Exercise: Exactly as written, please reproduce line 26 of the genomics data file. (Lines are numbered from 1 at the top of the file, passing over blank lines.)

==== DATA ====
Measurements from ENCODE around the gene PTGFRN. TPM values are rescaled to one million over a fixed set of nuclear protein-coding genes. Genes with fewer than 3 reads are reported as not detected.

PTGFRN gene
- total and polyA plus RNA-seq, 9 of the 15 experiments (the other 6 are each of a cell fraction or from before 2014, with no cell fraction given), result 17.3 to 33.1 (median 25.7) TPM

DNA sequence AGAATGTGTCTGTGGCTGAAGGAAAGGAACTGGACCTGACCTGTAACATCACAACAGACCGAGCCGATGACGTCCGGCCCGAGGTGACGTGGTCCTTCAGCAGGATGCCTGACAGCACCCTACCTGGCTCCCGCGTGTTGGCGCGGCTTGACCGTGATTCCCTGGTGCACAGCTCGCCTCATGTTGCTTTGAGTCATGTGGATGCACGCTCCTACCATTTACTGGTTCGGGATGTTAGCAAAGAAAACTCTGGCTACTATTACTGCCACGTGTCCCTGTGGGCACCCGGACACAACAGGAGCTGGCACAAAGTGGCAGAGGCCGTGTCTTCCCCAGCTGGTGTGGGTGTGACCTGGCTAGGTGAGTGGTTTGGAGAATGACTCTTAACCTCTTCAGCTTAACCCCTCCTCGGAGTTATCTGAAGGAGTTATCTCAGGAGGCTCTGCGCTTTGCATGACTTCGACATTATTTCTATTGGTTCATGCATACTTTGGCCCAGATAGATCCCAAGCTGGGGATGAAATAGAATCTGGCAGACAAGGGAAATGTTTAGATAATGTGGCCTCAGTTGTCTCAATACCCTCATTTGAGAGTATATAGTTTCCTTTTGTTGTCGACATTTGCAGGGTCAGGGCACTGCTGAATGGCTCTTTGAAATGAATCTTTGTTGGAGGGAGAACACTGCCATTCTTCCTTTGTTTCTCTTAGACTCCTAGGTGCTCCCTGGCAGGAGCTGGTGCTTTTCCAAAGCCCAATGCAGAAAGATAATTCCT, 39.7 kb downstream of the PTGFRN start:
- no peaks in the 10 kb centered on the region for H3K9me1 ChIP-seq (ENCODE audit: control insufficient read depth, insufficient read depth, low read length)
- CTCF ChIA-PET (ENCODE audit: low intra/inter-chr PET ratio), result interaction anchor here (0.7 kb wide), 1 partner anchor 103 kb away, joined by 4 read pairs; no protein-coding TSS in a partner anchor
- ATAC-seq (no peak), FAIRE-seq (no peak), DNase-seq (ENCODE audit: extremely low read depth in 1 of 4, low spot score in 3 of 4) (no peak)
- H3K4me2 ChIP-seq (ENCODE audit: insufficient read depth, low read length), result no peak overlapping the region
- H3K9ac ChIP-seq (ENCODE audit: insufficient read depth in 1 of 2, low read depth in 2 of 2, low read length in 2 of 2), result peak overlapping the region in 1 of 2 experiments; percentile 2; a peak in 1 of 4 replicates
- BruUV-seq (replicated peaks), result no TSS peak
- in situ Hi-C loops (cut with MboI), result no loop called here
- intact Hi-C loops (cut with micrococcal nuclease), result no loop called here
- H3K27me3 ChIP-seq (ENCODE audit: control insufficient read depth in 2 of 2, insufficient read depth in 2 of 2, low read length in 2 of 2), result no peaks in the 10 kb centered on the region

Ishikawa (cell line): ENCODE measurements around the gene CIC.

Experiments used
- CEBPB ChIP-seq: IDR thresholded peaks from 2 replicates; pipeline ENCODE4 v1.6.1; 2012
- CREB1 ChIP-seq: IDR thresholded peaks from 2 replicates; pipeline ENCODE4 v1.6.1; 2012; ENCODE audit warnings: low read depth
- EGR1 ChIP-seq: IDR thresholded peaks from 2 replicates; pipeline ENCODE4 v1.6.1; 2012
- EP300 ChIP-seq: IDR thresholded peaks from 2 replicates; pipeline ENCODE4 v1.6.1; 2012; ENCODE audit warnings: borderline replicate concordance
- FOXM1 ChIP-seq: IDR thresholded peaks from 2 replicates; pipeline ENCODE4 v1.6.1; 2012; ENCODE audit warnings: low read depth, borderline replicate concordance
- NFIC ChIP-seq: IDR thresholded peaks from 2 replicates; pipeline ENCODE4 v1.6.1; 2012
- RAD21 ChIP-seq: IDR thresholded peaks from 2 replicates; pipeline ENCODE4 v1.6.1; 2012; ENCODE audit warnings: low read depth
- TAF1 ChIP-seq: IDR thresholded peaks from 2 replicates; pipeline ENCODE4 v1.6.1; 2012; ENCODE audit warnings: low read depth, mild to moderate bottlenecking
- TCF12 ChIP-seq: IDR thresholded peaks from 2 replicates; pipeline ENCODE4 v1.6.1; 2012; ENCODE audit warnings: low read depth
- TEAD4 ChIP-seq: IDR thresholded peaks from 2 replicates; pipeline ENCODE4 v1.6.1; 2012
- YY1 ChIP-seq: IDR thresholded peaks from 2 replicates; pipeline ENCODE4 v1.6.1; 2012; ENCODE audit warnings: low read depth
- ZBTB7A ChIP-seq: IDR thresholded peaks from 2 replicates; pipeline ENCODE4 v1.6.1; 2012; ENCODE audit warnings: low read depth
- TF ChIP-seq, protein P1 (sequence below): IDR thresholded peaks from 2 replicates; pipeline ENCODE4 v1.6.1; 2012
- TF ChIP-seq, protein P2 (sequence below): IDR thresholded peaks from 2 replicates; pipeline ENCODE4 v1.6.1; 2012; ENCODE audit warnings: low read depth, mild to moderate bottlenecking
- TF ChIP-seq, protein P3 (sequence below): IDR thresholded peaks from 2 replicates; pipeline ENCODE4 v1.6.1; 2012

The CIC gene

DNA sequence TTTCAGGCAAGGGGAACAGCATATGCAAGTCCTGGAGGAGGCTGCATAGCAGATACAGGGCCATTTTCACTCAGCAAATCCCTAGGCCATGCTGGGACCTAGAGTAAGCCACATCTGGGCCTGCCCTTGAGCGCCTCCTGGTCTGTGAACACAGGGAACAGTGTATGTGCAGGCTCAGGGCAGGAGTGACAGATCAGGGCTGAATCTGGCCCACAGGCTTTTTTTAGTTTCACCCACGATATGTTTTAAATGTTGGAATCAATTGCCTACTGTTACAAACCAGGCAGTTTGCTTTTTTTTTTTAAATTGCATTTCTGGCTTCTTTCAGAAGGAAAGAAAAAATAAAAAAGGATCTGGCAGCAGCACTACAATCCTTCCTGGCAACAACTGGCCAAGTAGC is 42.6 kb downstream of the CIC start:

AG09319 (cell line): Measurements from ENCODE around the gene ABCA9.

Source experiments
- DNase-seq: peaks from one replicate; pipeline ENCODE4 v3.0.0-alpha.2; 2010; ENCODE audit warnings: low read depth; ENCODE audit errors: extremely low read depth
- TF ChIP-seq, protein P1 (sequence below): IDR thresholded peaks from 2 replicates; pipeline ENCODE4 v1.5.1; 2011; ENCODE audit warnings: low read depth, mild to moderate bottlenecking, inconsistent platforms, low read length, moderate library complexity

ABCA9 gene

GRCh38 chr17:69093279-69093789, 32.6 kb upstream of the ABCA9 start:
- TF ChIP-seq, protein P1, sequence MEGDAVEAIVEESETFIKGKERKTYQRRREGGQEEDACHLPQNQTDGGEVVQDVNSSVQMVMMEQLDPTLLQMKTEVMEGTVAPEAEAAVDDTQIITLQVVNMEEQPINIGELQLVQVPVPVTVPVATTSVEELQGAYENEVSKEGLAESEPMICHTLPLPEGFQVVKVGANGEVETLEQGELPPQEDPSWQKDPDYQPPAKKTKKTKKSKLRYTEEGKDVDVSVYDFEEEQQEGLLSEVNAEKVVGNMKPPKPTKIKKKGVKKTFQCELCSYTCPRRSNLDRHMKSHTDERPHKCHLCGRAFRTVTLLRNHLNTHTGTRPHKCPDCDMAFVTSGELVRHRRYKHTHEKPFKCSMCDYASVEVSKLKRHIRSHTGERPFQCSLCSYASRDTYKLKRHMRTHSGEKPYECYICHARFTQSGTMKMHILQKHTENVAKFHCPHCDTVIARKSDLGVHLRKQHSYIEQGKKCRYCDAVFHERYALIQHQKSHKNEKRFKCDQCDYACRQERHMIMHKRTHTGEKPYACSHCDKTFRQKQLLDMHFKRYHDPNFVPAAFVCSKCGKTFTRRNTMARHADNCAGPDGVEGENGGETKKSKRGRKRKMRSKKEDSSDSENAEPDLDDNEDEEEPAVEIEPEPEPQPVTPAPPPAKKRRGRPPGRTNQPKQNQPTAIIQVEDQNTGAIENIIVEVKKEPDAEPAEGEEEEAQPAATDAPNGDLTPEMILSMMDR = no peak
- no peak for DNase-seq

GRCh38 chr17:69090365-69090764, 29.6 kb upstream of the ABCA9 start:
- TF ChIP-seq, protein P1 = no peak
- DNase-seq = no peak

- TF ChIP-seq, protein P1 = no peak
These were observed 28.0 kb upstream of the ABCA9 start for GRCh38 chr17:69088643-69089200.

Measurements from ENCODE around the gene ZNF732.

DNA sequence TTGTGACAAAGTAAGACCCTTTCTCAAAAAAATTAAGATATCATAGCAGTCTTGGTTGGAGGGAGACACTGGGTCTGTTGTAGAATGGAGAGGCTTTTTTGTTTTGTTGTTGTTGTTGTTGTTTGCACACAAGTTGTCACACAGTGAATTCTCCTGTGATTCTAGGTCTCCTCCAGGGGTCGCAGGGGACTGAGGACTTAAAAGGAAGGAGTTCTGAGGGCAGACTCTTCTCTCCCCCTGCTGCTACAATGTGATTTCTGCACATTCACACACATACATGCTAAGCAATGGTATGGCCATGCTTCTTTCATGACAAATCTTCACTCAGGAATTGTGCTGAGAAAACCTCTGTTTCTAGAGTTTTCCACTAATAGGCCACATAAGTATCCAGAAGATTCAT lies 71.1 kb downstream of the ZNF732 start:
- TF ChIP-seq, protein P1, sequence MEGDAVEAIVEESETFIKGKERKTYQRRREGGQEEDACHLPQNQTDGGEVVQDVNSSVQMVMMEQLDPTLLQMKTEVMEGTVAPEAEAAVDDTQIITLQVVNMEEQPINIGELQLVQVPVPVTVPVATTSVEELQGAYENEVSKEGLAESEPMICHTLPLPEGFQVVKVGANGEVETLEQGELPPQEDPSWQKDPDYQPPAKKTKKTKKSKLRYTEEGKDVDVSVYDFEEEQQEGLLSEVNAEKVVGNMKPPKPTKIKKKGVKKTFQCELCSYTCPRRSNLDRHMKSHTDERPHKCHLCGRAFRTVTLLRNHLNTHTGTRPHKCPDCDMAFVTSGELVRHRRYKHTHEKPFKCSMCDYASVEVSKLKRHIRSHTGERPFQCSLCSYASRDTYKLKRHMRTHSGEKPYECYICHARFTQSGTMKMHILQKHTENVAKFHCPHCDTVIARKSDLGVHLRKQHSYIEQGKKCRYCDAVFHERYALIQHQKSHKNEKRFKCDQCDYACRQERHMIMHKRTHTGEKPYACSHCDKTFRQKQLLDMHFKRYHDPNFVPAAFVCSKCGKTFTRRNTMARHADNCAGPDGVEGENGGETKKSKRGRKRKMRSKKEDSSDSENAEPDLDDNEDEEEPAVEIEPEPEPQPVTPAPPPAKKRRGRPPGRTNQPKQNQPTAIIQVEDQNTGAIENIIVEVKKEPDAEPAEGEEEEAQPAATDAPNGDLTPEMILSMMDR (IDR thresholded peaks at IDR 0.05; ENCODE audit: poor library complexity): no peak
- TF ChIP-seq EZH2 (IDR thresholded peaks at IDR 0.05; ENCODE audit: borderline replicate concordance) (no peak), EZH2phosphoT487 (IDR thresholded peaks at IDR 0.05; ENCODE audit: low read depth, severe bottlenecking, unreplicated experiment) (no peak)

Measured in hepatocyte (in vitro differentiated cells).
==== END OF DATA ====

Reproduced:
- YY1 ChIP-seq: IDR thresholded peaks from 2 replicates; pipeline ENCODE4 v1.6.1; 2012; ENCODE audit warnings: low read depth